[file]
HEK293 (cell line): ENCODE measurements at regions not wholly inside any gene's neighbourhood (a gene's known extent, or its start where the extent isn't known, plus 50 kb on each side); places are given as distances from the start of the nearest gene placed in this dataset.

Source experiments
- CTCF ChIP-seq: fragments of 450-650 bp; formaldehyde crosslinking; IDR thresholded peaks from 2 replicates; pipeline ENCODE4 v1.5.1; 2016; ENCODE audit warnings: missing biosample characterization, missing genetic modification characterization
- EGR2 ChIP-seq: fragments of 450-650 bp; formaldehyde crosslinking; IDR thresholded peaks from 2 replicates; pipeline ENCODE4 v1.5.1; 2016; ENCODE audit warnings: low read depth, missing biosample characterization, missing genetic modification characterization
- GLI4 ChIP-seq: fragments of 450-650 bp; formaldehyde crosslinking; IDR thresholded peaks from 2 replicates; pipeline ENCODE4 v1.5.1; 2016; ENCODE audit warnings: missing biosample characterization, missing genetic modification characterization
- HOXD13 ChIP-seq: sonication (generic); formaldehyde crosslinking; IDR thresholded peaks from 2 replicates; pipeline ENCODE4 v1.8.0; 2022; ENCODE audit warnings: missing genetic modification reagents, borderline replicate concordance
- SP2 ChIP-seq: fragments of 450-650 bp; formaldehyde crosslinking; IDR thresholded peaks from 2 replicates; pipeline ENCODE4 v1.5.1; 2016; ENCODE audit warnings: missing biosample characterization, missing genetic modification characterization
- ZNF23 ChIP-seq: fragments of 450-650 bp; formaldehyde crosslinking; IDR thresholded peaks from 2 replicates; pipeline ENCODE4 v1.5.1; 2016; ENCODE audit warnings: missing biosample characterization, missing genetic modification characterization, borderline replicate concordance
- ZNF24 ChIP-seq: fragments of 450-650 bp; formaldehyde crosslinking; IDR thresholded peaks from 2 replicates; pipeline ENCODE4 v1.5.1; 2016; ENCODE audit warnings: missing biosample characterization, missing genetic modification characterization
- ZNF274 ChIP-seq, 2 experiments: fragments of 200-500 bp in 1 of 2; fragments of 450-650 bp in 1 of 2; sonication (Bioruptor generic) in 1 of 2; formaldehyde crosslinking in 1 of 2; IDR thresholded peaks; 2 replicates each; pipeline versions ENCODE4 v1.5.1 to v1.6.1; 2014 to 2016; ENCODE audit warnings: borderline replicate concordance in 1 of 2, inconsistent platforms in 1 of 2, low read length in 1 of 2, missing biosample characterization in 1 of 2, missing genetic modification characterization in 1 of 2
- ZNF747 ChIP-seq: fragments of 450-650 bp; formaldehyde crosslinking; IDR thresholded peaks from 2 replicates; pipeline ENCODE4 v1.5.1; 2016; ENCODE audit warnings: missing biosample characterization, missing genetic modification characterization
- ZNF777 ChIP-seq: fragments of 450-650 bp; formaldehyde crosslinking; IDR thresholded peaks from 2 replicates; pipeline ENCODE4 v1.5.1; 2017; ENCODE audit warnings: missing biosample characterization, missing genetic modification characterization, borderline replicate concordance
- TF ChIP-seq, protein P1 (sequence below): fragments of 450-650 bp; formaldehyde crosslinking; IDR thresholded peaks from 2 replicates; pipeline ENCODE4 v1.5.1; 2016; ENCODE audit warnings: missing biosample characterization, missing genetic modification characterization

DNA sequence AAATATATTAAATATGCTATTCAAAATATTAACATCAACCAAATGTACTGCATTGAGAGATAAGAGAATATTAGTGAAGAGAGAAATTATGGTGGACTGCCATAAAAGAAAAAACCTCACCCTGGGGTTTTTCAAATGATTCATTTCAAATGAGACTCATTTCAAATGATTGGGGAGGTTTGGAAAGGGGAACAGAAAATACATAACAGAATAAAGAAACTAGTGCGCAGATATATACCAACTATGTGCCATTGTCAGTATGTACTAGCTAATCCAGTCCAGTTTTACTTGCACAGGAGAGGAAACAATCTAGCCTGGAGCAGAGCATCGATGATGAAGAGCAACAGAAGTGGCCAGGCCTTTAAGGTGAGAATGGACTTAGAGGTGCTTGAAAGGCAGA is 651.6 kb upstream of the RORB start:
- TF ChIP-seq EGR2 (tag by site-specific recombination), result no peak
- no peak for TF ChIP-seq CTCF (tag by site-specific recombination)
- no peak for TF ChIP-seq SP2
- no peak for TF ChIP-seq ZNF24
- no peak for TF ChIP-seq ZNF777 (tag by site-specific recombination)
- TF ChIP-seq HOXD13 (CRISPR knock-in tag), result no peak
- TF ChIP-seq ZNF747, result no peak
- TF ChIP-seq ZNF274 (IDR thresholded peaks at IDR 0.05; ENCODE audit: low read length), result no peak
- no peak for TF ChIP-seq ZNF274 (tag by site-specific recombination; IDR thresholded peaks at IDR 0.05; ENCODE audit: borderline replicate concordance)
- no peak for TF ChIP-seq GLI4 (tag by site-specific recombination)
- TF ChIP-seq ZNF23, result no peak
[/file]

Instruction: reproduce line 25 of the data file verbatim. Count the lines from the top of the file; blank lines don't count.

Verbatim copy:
- TF ChIP-seq ZNF23, result no peak